Emergency Lighting Test

Regular servicing and periodic maintenance of emergency lighting systems is essential. The occupier/owner of a building must employ a competent person to supervise the servicing of the system. In most cases outside contractors are used to maintain the emergency lighting on behalf of the occupier/owner. It has become apparent that in some cases contractors are still insisting on testing regimes that were in the previous BS5266 Pt 1 – 1999. For example, 6 monthly tests are no longer in BS5266 Part 8, 2004. There are therefore a lot of Responsible Persons (RP’s) paying out for quarterly testing of their emergency lighting when they could have a ‘competent person’ conduct an in house ‘flick’ test and only pay for the annual periodic inspection/discharge test to be undertaken by a contractor.

The Legal Requirement
Under the Regulatory Reform (Fire Safety) Order 2005, article 17 details the Responsible Person duty on maintenance;

17.(1) Where necessary in order to safeguard the safety of relevant persons the responsible person must ensure that the premises and any facilities, equipment and devices provided in respect of the premises under this Order or, subject to paragraph (6), under any other enactment, including any enactment repealed or revoked by this Order, are subject to a suitable system of maintenance and are maintained in an efficient state, in efficient working order and in good repair.

Emergency lighting falls under this article as it function is to indicate clearly means of escape, provide illumination along such routes to allow safe egress through escape routes and exits provided and to ensure fire alarm points, extinguishers etc provided can be readily located.

British Standard BS5266 is the official guidance document in regards to emergency lighting with Part 1, 2005 and Part 8, 2004 dealing with maintenance and servicing.

Below is a summary of the guidance on testing emergency lighting from BS5266 Part 8, 2004. The British Standard is not a legal requirement in itself; however it is a benchmark from where the fire authority and other enforcing authorities work from. In order to demonstrate compliance and ‘due diligence’ alternative testing arrangements could be put in place so long that they are to the same standard or better to the British Standard concerned.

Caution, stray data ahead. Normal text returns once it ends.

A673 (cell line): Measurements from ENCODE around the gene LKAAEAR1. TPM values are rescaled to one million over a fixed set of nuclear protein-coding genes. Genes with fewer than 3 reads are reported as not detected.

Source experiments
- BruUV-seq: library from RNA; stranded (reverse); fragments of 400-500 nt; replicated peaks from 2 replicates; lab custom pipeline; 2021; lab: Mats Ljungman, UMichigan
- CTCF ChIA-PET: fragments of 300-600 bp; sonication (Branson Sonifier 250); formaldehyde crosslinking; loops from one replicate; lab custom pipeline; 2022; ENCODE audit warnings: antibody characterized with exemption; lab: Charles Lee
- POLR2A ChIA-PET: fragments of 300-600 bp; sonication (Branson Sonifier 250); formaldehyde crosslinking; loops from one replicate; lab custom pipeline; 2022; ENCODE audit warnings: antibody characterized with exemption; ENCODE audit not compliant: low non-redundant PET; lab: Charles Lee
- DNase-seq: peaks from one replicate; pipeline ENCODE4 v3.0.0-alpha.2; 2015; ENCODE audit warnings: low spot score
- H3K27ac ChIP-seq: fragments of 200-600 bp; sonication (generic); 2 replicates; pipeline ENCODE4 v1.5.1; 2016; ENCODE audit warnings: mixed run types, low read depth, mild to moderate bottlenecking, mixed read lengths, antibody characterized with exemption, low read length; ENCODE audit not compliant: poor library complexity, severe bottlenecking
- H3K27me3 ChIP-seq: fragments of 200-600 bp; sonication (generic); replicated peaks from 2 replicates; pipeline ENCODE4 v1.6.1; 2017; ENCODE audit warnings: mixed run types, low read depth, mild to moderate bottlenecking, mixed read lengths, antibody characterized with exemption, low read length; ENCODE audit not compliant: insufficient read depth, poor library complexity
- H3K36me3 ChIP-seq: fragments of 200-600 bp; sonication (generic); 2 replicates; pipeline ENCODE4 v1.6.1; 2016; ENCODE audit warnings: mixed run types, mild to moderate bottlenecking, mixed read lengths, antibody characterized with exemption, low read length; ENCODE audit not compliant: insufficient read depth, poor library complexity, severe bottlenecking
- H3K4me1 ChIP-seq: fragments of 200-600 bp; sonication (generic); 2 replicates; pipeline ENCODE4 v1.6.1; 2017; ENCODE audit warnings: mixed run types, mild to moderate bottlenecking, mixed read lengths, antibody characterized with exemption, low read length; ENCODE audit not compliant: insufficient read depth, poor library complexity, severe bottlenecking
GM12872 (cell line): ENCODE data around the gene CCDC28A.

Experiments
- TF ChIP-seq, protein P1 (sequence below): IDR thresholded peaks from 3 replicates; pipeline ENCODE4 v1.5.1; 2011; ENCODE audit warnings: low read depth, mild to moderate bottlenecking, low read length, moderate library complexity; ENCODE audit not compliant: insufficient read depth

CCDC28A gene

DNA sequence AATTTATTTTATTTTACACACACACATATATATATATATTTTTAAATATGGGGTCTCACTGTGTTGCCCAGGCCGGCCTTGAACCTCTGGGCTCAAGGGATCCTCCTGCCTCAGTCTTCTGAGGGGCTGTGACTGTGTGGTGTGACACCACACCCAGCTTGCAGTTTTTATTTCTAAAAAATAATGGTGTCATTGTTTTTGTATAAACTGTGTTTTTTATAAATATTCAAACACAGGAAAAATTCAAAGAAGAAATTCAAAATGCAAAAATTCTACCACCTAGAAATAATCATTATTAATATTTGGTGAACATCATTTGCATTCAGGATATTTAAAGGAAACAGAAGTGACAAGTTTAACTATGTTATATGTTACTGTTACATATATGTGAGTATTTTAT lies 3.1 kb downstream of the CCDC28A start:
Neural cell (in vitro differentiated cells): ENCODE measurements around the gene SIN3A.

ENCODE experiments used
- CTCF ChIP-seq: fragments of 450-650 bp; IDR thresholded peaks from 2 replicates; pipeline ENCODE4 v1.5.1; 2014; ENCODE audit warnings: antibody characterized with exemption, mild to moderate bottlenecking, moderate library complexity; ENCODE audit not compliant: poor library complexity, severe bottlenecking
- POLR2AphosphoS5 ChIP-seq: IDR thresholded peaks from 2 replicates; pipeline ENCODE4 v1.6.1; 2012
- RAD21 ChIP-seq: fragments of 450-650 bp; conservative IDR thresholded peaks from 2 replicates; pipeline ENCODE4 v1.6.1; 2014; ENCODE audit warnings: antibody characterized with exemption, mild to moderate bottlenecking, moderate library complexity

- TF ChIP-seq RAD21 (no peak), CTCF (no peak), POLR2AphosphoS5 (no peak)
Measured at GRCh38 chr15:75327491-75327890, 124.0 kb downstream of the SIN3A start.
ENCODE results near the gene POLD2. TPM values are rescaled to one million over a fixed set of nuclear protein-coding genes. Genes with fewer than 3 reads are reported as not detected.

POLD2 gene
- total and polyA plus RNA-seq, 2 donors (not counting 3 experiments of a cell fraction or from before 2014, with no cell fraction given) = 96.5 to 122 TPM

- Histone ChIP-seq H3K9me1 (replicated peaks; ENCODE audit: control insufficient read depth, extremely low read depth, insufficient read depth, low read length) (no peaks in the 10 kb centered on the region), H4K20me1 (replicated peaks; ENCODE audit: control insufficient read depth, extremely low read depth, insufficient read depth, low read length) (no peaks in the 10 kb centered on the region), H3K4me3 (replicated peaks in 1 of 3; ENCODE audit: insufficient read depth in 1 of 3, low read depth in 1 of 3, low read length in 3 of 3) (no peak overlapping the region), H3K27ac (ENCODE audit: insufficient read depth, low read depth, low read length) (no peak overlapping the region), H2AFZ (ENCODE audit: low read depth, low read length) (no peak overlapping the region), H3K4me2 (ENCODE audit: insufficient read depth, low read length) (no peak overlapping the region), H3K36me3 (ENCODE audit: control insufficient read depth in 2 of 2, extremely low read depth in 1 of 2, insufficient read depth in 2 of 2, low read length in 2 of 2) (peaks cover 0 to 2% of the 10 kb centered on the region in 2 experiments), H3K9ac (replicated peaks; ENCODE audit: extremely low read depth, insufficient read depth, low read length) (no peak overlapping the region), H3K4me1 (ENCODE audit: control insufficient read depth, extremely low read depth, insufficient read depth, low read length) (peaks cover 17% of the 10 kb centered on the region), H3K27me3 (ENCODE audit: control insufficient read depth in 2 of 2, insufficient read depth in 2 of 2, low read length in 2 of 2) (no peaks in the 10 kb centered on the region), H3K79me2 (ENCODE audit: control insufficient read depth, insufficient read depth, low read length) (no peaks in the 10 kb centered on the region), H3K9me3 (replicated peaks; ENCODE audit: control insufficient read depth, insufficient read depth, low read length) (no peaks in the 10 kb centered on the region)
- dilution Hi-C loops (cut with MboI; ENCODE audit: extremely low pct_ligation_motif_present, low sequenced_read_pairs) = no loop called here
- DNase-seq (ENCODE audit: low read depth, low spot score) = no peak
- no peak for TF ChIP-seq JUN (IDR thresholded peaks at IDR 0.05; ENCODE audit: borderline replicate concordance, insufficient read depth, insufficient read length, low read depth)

Practical Guidance on Testing Emergency Lighting from Bs5266 Part 8, 2004


Indicators of central power supply shall be visually inspected for correct operation.
NOTE; this is a visual inspection of indicators to identify that the system is in a ready condition and does not require a test of operation.

Sometimes this cannot be practical at unmanned sites; the fire risk assessment should detail site specific requirements.


If automatic testing devices are used, the results of the short duration tests shall be recorded.
Tests shall be carried out as follows:

a) Switch on in the emergency mode each luminaries and each internally illuminated exit sign from its battery by simulation of a failure of the supply to the normal lighting for a period sufficient to ensure that each lamp is illuminated.

During this period, all luminaires and signs shall be checked to ensure that they are present, clean and functioning correctly.

At the end of this test period, the supply to the normal lighting should be restored and any indicator lamp or device checked to ensure that it is showing that the normal supply has been restored.

b) In addition to a), for central battery systems, the correct operation of system monitors shall be checked.

c) In addition to a), for generating sets, refer to the requirement of ISO 8528-12.

NOTE: The period of simulated failure should be sufficient for the purpose of this clause whilst minimising damage to the system components e.g. lamps. This would involve a ‘flick’ test and inspection of each emergency lighting unit. Where there are a large number of units, this could be split into sections on a rotational basis; the fire risk assessment should detail site specific requirements.


If automatic testing devices are used, the results of the full rated duration test shall be recorded.

For all other systems the monthly inspection shall be carried out and the following additional tests made:

a) each luminaire and internally illuminated sign shall be tested for its full rated duration in accordance with the manufacturer’s information;

b) the supply of the normal lighting shall be restored and any indicator lamp or device checked to ensure that it is showing that normal supply has been restored. The charging arrangements should be checked for proper functioning;

c) the date of the test and its results shall be recorded in the system logbook;

d) in addition, for generating sets, refer to the requirements of ISO-12.

NOTE: As well as following the monthly test procedure, a full test of the units fore its full duration in accordance with manufacturer’s guidance and then normal lighting to be restored and check any indicator lamps or devices to ensure normal supply has been restored; the fire risk assessment should detail site specific requirements.

Where emergency lighting is being newly installed, the Occupier/Owner should ensure a completion certificate is obtained to demonstrate the system is installed in line with the requirements of BS5266, Part1, 2005.

Further information call GCS Alarms Ltd (Fire & Security Systems) 01255 220316.